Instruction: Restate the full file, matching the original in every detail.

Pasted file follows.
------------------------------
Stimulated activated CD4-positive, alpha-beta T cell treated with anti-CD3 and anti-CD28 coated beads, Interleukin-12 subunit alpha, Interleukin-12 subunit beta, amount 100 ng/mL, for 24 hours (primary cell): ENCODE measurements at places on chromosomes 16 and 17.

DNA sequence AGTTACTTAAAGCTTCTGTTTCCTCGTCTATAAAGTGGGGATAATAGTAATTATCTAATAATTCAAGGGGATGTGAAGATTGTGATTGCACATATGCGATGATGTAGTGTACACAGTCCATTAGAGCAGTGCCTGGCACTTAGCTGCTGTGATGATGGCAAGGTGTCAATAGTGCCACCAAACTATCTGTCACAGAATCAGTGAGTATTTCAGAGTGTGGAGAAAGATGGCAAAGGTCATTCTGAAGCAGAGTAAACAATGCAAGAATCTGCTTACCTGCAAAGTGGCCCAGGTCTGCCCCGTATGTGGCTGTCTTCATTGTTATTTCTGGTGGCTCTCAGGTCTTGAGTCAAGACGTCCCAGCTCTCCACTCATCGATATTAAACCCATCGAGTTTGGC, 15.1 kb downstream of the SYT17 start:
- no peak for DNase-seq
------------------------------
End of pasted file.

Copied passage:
Stimulated activated CD4-positive, alpha-beta T cell treated with anti-CD3 and anti-CD28 coated beads, Interleukin-12 subunit alpha, Interleukin-12 subunit beta, amount 100 ng/mL, for 24 hours (primary cell): ENCODE measurements at places on chromosomes 16 and 17.

DNA sequence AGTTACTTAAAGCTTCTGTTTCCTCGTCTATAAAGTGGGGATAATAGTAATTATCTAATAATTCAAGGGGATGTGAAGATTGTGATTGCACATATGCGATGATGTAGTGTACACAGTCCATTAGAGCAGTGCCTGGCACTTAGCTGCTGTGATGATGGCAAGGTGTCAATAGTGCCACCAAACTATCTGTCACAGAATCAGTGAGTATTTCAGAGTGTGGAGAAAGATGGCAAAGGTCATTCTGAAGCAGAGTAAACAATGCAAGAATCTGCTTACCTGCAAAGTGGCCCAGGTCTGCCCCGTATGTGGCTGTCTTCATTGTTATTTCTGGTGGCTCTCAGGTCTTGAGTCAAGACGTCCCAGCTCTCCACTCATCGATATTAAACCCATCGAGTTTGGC, 15.1 kb downstream of the SYT17 start:
- no peak for DNase-seq